From the Energy Information Administration:
In the News:
Production in the Northeast reached a record high of 20.4 billion cubic feet (Bcf) on Monday, August 24, according to Bentek Energy data. In the last several years, growth in total U.S. natural gas production has been driven largely by production gains in theMarcellus and Utica shale plays. Marcellus, which spans Ohio, Pennsylvania, and West Virginia, is the most productive U.S. shale play, and alone accounted for 21% of total U.S. dry natural gas production in the first five months of 2015. During that period, total U.S. dry gas production grew 8% over 2014 levels for the same period, with increases in Marcellus production contributing more than half of that growth. The record high Northeast production on Monday may be attributed to the completion of maintenance in the area.
The relatively large volumes of natural gas produced in the Northeast combined with constrained pipeline takeaway capacity have contributed to natural gas prices in that area that are below prices in other regions of the country. The price discount for prices at Transco’s Leidy line in Marcellus to the U.S. benchmark Henry Hub has averaged $1.48 per million British thermal units (MMBtu) since the start of the year. This price difference has contributed to the announcements from some producers that they will be slowing their drilling activity in the Marcellus and Utica until new pipeline takeaway capacity enters service....MORE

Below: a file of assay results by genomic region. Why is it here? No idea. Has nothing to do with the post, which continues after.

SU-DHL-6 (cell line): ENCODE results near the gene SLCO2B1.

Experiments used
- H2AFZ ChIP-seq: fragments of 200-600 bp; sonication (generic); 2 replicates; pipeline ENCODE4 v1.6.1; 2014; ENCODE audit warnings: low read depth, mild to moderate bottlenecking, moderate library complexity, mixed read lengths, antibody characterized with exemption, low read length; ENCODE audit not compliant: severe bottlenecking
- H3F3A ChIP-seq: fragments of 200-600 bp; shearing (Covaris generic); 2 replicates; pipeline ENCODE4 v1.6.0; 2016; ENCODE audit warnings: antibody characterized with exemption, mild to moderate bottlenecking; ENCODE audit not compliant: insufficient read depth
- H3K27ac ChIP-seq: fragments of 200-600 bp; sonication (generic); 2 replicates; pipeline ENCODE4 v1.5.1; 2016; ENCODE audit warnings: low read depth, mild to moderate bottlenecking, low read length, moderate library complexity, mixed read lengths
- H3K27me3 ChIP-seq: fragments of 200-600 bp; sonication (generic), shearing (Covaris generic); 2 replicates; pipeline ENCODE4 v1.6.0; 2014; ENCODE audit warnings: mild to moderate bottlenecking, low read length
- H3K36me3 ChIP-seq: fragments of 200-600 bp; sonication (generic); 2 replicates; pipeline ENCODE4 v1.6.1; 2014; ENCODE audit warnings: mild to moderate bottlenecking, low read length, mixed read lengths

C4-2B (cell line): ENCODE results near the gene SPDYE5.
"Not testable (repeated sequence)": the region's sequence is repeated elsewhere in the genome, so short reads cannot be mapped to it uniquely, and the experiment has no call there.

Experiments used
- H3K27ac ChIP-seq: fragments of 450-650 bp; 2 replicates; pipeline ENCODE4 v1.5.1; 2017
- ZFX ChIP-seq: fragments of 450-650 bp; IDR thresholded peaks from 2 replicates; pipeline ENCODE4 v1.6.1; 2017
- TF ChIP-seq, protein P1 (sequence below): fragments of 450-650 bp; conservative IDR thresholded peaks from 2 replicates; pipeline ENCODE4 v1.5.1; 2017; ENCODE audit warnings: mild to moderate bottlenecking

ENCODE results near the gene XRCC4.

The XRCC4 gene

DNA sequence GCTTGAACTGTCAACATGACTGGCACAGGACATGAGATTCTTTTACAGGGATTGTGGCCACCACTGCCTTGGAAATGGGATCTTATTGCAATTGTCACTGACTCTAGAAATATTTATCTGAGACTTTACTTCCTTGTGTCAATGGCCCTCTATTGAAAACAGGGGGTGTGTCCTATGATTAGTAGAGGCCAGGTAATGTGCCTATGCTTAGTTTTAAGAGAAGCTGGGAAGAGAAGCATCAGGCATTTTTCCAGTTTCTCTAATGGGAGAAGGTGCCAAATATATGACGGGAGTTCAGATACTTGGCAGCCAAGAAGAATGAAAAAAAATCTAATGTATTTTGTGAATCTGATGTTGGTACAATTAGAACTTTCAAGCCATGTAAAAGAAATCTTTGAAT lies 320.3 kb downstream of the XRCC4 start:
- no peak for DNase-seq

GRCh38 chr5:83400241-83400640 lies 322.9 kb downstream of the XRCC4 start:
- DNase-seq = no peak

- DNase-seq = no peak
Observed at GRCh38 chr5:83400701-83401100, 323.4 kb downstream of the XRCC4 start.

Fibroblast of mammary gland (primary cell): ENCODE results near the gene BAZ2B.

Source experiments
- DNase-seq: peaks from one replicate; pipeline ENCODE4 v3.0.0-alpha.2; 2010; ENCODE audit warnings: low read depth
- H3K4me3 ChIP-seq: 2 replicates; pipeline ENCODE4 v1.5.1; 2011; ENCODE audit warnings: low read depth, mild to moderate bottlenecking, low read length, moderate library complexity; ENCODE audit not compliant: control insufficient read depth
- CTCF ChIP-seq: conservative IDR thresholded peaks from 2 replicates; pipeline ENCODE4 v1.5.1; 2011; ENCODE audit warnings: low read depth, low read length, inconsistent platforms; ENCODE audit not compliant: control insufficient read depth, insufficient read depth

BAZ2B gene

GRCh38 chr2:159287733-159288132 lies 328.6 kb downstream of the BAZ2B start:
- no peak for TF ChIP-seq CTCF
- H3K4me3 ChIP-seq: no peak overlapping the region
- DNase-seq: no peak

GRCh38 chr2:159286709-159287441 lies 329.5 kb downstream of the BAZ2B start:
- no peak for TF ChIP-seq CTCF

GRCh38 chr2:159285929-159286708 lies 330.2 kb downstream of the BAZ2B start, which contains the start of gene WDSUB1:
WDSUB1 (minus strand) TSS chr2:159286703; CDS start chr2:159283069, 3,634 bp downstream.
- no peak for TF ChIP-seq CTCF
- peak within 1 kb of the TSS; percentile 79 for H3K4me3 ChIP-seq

Prices/Demand/Supply:Prices vary slightly, but flat in many market locations. At the start of the report week, temperatures were generally above average in the East, South, and West, though below average in the Midwest and Rockies. Temperatures remained moderate in the central states and dropped some in most other regions, with the exception of the Northeast, which remained above average. The Henry Hub spot price began the report week at $2.73/MMBtu last Wednesday and settled yesterday down slightly at $2.72/MMBtu. Prices at other market locations also declined slightly. Spot prices at the Chicago Citygate decreased by 4¢ Wednesday-to-Wednesday, closing yesterday at $2.81/MMBtu. Prices at PG&E Citygate, serving Northern California, declined from $3.18/MMBtu last Wednesday to $3.12/MMBtu yesterday. Of note, the trading point Sumas, which is the primary border crossing for natural gas from Canada to Washington state, serving the Pacific Northwest, saw a rise from $2.07/MMBtu last Wednesday to $2.53/MMBtu yesterday because of supply constraints on the Canadian side.
Northeast prices respond to increased power burn. In the Northeast, prices fluctuated during the report week in response to varying temperatures, with New York and New England seeing above average temperatures for part of the week. New England spot prices also responded to an increased demand for natural gas because of an outage at the Pilgrim-1 nuclear power station, near Plymouth, Massachusetts, which started on Saturday, August 22, and ended yesterday. Gas prices at the Algonquin Citygate, which serves Boston, started the report week at $2.62/MMBtu, decreased to $2.35/MMBtu for the weekend, then rose on Tuesday, because of above-average temperatures and increased power sector demand, to $3.29/MMBtu, and settled at $3.06/MMBtu yesterday. Similarly, at the Tennessee Zone 6 200L serving lower New England, prices fluctuated during the report week, starting last Wednesday at $2.53/MMBtu, increasing to $3.22/MMBtu on Tuesday, and settling yesterday at $3.02/MMBtu. At Transcontinental Pipeline's Zone 6, serving New York City, the spot price started the report week at $2.73/MMBtu and ended the report week yesterday at $2.66/MMBtu.......MUCH MORE